With 10 of the WFOT executives on their way to T&T it was time to get planning. For the next year we at TTOTA and ACOT created a programme of events that would make the best of having these 10 prestigious OT’s from our global body in the country. This programme was named ‘A new frontier of OT in the Caribbean’.
I now understand why associations are so vital, and why the work of thousands of volunteers globally running these associations is remarkable. The united voice speaks volumes, a place to capture the work, to have a global position statement, to have accreditation and minimum standards, to have a partnership with the WHO where we can influence policy top down.
To have promotional material sent out from your local body to promote your profession locally – we are all experts in describing OT but don’t you find we are having to do it less and less? More often now than 15 years ago when I joined the profession I don’t hear ‘what is that?’ more often I hear ‘Oh, we had a wonderful OT when my mum was sick’ or ‘I thought about training to be an OT’ or ‘I know a bit but tell me more’ or ‘it’s different from occupational health right’? We may sometimes feel very distant from our profession like they are not really doing anything for us but I can assure you – they are.
In March 2012 it was time to return home. The College of Occupational Therapists council member position for International Affairs, UK delegate to WFOT, was seeking nominations. I wrote my first manifesto and nervously sent it in, wondering if I knew enough, if I could manage the work alongside a full time paid job, what value I would bring, if I was the right person for the position – and what if I actually got it!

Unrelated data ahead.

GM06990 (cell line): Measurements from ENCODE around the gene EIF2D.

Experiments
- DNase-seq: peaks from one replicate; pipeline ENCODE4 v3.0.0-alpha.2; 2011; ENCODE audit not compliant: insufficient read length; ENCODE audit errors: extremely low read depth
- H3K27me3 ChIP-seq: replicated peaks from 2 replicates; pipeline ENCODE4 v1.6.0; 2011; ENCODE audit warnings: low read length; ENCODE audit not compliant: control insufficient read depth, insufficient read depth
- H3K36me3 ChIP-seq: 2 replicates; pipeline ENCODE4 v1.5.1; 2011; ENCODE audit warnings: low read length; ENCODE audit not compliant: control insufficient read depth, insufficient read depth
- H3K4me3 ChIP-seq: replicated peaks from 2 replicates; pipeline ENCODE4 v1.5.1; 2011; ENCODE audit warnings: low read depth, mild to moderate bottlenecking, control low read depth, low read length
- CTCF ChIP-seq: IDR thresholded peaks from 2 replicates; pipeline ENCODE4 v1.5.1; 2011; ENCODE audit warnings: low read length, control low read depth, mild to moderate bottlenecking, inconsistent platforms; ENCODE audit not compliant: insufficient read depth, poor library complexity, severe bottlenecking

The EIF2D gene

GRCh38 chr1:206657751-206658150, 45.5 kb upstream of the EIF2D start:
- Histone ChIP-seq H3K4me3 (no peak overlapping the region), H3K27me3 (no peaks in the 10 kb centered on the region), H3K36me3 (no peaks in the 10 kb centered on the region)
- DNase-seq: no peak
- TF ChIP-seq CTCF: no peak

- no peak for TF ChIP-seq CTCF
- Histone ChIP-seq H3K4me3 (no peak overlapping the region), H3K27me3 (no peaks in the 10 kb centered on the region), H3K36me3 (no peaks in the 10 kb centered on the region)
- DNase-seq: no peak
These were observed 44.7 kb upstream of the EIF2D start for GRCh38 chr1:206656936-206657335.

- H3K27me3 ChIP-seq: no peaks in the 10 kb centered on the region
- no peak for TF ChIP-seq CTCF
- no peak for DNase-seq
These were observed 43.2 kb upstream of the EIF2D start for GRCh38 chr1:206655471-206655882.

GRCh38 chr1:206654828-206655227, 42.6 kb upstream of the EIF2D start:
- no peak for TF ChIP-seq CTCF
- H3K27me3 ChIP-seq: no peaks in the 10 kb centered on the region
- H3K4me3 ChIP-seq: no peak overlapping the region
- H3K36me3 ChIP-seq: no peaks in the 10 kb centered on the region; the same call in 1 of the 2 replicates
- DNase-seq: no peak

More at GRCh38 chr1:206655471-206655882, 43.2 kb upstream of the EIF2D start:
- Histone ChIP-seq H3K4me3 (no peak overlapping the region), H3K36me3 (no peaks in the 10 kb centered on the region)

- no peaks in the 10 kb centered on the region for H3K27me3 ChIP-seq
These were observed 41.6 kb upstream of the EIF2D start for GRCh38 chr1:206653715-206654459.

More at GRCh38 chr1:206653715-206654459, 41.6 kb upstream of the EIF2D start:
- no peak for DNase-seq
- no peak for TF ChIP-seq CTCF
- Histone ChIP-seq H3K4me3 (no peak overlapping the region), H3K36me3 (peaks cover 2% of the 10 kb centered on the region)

There are of course times when I would have rather been out dancing, running or having dinner with friends rather than reading the College of Occupational Therapists financial forecast. What I have come to appreciate is just what an honor it is to sit on council. To work with such a dedicated, passionate, knowledgeable and motivated group of people who work towards a shared goal of driving the profession forward in a changing world. Sitting on council has broadened my horizons, it has connected me and challenged me, it has kept me increasingly focused and engaged and for this I am grateful. I hope that in this position I have served you well and represented our organization in the high esteem it deserves.
I am now in my fourth year of the position. I’ve attended all COT council meetings and four COT conferences, the 2nd International AHP conference, the WFOT 31st council meeting and 16th International Congress in Japan, several OT frontier meetings, and we have twice yearly International Working Group meetings at COT. I have done a keynote address at Coventry University and many articles, reports, and news updates for OTNews, WFOT bulletin and council meetings. I have presented at the WFOT conference, chaired sessions at COT and hosted a fringe meeting at COT conference 2013 relating to international affairs. If you are interested put your nomination forward!